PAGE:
June 29, 2009

The Oregonian

Four grocers want to try joint bottle return center in Gresham

Faith Cathcart/The Oregonian
Richard Dove recycles his bottles at the Gresham Fred Meyer after finding one machine broken and another at full capacity. Dove, who redeems containers about once a month, says he likes the idea of a more full-service redemption center: "I think it's a great idea," he says. "These things would be better cared for."

For years, Oregon's big grocers have wanted to offload the messy collection of bottles and cans returned under the state's storied bottle bill.

Now, the industry is taking its first crack at a new system: Under the proposal, four big grocery stores in Gresham would bar returns and bump them to a separate, industry-financed "redemption center" in a former auto dealership nearby.

For years, Oregon's big grocers have wanted to offload the messy collection of bottles and cans returned under the state's storied bottle bill.

Now, the industry is taking its first crack at a new system: Under the proposal, four big grocery stores in Gresham would bar returns and bump them to a separate, industry-financed "redemption center" in a former auto dealership nearby.

The industry says the redemption center would come with staff and a higher limit on daily returns per recycler, adding speed and convenience for the bottle bill's nickel-deposit returns.

Among other changes, the center would give recyclers the option to drop off bags of bottles and cans for counting by staff and get credit in an account, instead of stuffing them one by one into machines.

"We think that's the difference between these things being a flop in consumers' eyes and being something that's viewed as really adding value," said John Andersen, president of the Oregon Beverage Recycling Cooperative. The cooperative, which includes retailers and distributors, wants to open the center this summer.

But recycling advocates worry the center, combined with a ban on returns at the grocery stores, will reduce returns by forcing recyclers to make an extra stop outside their regular shopping route.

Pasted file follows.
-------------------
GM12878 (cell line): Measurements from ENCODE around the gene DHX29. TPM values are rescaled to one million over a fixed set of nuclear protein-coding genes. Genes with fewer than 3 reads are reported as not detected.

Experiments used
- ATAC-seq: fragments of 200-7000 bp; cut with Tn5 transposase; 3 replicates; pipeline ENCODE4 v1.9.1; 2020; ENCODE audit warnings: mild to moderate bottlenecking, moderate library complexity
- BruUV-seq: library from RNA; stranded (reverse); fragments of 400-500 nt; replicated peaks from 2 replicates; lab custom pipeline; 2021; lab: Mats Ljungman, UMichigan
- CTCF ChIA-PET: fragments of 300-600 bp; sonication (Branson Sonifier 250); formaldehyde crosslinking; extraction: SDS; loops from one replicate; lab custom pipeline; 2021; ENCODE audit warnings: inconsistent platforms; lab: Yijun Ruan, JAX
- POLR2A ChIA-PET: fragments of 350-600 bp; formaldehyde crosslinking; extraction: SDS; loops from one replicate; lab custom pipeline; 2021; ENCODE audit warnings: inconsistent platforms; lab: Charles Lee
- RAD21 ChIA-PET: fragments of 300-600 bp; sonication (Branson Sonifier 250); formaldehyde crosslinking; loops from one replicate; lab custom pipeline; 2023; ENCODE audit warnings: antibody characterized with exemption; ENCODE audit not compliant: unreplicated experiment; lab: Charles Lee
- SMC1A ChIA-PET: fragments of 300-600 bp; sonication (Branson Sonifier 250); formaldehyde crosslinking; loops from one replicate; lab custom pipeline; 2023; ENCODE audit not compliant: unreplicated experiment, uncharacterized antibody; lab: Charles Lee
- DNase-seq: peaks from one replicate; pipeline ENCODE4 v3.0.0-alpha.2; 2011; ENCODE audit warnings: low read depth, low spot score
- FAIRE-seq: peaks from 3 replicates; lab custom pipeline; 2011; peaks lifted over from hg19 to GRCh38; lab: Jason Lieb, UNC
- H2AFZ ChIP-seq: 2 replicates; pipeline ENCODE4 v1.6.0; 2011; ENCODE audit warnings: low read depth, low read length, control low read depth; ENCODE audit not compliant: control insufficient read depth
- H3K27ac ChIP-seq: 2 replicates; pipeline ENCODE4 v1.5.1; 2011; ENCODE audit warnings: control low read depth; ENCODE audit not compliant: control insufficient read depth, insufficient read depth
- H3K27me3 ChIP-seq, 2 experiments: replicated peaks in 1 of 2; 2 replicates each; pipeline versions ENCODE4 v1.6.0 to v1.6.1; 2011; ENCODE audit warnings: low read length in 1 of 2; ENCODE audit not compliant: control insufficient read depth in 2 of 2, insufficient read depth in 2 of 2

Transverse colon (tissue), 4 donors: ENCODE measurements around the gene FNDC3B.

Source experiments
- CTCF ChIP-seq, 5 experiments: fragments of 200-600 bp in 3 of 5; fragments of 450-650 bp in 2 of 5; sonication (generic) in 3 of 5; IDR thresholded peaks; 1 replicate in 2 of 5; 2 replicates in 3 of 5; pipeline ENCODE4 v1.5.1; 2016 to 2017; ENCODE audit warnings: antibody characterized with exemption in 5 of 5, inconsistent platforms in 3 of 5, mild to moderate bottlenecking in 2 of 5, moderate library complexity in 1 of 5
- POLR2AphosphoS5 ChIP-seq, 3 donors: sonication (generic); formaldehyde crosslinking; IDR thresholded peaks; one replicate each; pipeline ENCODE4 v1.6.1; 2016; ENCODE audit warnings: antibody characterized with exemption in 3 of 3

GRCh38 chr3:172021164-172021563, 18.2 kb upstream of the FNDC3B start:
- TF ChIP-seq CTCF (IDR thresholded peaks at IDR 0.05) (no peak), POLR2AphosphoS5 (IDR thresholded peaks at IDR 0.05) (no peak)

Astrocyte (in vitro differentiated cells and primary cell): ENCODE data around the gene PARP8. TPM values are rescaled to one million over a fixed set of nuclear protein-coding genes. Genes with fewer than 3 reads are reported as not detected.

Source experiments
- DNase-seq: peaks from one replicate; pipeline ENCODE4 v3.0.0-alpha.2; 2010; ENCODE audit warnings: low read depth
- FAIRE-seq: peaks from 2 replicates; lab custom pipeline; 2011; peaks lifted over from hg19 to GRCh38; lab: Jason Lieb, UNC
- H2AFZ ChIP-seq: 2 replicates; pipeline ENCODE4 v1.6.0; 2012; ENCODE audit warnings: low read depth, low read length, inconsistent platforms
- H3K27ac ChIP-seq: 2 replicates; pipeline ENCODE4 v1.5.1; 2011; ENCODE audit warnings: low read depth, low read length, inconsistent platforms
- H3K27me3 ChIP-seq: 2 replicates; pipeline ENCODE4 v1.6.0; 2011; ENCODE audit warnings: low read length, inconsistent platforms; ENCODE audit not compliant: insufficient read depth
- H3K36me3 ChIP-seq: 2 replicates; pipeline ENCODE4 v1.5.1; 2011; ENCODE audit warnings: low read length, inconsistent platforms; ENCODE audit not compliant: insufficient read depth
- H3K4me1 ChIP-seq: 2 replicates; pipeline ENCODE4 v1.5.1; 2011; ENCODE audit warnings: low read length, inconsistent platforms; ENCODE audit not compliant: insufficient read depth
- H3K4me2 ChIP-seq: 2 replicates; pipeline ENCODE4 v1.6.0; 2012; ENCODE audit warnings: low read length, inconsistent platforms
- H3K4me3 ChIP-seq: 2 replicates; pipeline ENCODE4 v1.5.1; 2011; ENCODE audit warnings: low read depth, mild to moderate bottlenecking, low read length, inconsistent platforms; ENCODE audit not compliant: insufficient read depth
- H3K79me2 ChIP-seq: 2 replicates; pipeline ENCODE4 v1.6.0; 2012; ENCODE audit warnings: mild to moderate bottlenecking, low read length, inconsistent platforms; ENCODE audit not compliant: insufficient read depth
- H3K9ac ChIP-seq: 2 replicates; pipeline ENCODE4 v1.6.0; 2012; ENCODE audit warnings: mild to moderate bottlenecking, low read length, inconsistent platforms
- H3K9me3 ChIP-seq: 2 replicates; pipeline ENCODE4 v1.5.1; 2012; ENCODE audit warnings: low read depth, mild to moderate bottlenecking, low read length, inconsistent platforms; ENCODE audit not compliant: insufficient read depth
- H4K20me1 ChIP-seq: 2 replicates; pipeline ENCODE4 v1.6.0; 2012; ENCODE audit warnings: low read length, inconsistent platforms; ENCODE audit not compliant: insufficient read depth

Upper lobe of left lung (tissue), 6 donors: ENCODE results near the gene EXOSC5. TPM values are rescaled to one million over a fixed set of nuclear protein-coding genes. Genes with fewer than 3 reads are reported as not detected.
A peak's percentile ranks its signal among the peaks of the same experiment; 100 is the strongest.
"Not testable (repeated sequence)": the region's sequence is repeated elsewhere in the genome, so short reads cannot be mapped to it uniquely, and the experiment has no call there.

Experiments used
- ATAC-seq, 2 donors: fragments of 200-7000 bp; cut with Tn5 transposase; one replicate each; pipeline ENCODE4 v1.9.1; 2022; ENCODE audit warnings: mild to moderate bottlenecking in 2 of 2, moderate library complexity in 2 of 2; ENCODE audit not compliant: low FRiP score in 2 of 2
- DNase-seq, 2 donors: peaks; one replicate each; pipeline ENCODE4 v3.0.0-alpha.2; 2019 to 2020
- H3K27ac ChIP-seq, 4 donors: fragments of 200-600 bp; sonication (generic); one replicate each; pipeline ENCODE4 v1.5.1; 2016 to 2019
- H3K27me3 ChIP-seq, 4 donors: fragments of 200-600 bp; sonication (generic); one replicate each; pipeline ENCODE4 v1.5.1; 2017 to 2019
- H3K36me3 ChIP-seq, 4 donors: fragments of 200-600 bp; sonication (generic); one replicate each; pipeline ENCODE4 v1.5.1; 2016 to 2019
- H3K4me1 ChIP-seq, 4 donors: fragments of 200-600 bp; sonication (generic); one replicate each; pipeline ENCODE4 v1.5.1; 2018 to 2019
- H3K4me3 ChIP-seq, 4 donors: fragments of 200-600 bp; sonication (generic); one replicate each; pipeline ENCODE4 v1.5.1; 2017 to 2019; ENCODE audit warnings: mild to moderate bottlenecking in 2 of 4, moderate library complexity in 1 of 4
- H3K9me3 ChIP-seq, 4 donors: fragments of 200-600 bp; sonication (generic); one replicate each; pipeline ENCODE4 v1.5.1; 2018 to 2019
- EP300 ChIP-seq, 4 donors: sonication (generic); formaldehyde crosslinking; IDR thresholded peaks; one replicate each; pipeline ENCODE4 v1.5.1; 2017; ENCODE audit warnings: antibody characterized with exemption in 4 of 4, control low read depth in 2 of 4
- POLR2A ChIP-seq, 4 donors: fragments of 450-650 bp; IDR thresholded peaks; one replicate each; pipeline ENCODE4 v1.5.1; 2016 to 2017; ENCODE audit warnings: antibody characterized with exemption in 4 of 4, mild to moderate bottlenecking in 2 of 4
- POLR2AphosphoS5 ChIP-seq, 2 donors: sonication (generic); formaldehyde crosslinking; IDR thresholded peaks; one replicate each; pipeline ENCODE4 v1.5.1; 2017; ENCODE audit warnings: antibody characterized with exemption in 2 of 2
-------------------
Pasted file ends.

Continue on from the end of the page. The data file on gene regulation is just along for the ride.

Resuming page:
The center would be open seven days a week but would have shorter hours than the four grocery stores.

"Retail is very convenient and this is an item that is used by most people on a daily basis," said Betty Patton, a board member and past president of Recycling Advocates. "I worry (redemption centers) would discourage returns within the system."

The bottle bill, a national first in 1972, has helped drive recycling of beer and soda containers to roughly 80 percent. Under the current system, retailers who sell the containers also accept returns.

Earlier this year, the Legislature considered expanding the bottle bill beyond soda, beer and water bottles. The bill would have required grocers within range of a new redemption center to still accept two dozen containers a day from individual recyclers.

But those efforts died amid opposition from bottlers and grocers, who said they didn't want to pay for two collection systems. Distributors keep unredeemed deposits, helping to pay for collecting returns.

If the redemption center model works, grocers want to establish as many as 100 industry-financed centers, enough to allow 250 of Oregon's 300 large grocery stores to stop accepting returns.

The city of Gresham and the Oregon Liquor Control Commission, which oversees the bottle bill, need to approve the center.

The Oregon attorney general's office has concluded that bottle bill regulations allow grocers to stop accepting returns if a redemption center is established, said OLCC spokeswoman Christie Scott.

The full commission will consider the proposal, approving it if they judge it provides a convenient service to consumers, Scott said. Gresham officials said it probably will require planning commission approval.

The cooperative is still negotiating a lease at the former Scion auto dealership. Andersen, the cooperative's president, said he knows the first center will draw heavy scrutiny.

"We think we have a model that consumers will love once they can see it and use it," he said. "But the bottle bill raises passions, and we expect there to be passion on both sides."

The cooperative hopes to start a second center by the end of this year and a third in 2010, Andersen said. The 2011 Legislature may take up the redemption center issue again.

Details from Andersen on the proposed center:

Its location, at 975 N.E. Hogan Drive in Gresham, is within 1.6 miles of the four stores that would bar returns, Gresham Fred Meyer, Safeway and WinCo in Gresham and Albertsons in Troutdale. About 50 convenience stores in the area would still accept returns.

It would open from 9 a.m. to 8 p.m. in the summer and 9 a.m. to 7 p.m. in winter. That's fewer hours than at the grocery stores, open from at least 7 a.m. to 11 p.m., in Fred Meyer's case. At least initially, there would be two staff on duty during all open hours.

It would include updated "reverse vending" machines for automatic returns. Hand counting by staff would be an option. The cooperative is also negotiating with a company to provide large bags with account coding so recyclers could drop off their returns and go, picking up return credits with cards that could be swiped at in-store machines.

It would accept up to 200 containers daily per person -- up from a maximum of 144 at grocery stores now -- and could accept more from Scout troops, schools and others doing fund-raisers.

http://www.oregonlive.com/news/index.ssf/2009/06/four_grocers_want_to_try_joint.html


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